Ask any lover of Wild Turkey what their favorite, most affordable bottle from that brand is and you’ll likely get the same answer: Wild Turkey 101. There are lots of reasons why enthusiasts gravitate to that label. It seems to be the ideal mix of age, proof and price. I like it too, but it’s a bit rough around the edges. The price makes up for that part though.
For a long time, Wild Turkey 101 and Rare Breed were the only two labels that budget-minded enthusiasts cared about. Wild Turkey 80 Proof (later revamped to an 81 proof version that was slightly older) was only made for people looking to mix something cheap with. Otherwise, Wild Turkey didn’t produce an affordable product that also toned down the brusque nature that their bourbon exhibited at higher proofs or younger ages. That’s where Russell’s Reserve 10 Year Small Batch (commonly referred to as RR10 in certain circles) comes into play.
Russell’s Reserve 10 Year was introduced in 2005 (although a 101 proof version was initially released in 2001). It’s seen its fair share of label changes along the way – usually occurring every 4 years. In fact, the bottle you see before you today already wears an outdated label as of late 2022 (this one was purchased in 2020). I’ll explain why these bottling dates matter in just a few moments.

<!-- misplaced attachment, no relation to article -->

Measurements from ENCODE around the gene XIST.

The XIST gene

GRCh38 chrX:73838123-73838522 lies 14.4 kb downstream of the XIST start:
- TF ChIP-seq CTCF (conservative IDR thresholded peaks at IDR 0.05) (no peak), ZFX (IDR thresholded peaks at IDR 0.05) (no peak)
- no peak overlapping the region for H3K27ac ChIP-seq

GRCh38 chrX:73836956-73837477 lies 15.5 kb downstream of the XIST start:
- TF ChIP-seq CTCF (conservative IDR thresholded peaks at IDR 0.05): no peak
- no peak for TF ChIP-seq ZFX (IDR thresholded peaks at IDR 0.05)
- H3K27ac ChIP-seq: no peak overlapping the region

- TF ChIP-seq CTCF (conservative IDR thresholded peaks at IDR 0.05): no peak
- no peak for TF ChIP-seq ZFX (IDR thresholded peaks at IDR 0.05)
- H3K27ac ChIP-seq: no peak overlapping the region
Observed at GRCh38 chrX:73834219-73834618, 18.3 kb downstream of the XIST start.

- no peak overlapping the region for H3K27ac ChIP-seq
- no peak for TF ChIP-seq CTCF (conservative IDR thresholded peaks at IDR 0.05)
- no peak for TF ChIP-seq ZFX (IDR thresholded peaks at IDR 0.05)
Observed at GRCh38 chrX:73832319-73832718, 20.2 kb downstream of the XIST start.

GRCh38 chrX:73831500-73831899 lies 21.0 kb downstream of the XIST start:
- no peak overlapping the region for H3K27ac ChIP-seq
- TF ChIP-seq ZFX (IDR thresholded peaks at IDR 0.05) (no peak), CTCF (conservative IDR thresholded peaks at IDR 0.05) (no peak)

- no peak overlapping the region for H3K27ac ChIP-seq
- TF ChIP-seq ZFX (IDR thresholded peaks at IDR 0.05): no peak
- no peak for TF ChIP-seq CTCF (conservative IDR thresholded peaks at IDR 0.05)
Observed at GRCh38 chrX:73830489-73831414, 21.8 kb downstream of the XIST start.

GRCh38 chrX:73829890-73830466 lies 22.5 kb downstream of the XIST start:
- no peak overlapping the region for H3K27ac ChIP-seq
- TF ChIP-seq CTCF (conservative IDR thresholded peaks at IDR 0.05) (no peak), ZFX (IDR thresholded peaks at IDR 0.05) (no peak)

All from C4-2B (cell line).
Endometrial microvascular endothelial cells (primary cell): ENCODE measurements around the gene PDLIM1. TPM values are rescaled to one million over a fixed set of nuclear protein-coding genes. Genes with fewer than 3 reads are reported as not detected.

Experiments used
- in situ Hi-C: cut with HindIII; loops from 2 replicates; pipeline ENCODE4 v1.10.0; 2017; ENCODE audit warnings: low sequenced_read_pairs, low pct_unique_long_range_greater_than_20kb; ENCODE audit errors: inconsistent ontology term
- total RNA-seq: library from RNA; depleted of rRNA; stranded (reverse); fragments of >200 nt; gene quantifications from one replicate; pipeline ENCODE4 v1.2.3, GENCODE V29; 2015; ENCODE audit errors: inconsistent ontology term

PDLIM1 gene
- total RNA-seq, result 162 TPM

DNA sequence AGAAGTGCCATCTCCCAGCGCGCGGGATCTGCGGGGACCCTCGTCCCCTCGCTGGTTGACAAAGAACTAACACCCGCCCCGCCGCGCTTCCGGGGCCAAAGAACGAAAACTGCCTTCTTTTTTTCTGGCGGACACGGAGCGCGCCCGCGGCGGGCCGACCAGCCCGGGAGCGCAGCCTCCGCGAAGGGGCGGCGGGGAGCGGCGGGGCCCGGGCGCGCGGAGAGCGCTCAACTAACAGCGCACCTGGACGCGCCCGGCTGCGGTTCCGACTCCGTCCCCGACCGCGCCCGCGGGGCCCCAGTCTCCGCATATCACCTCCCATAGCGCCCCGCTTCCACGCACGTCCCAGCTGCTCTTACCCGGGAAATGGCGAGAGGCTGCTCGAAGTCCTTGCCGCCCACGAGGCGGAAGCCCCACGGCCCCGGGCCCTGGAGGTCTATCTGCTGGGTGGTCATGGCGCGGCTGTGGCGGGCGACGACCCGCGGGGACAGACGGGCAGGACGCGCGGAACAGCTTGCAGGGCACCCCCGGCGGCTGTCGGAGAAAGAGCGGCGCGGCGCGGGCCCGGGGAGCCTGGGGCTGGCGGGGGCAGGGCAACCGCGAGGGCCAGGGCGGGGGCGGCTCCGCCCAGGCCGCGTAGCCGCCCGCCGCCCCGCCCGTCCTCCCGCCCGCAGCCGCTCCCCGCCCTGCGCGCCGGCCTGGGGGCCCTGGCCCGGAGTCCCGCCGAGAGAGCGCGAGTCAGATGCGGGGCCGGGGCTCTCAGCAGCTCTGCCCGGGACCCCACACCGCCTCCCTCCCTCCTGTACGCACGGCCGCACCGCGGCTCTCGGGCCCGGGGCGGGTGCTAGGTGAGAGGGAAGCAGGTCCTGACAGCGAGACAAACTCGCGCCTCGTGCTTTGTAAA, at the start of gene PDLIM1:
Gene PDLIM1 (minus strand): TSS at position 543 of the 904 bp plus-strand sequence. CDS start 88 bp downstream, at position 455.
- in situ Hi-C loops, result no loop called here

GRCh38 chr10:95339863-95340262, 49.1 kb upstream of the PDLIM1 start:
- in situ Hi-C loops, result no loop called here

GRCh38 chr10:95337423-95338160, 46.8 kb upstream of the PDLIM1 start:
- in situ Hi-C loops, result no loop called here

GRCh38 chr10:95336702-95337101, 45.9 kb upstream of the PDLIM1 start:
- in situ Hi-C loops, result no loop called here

What’s up with the proof?
Wild Turkey barrels all of their whiskey at 115 proof as of 2006. For reference, most Kentucky distilleries barrel theirs at 125 proof. So if you couple this low proof with the fact that many of Wild Turkey’s warehouses are older, more drafty, made of wood (which means it’s less conductive) or being very close to each other and you’ll see the reason why barrels that finish their maturation time in Lawrenceburg typically come out at a lower proof than most of their competitors. In fact, losing proof seems to be much more common across their whole line.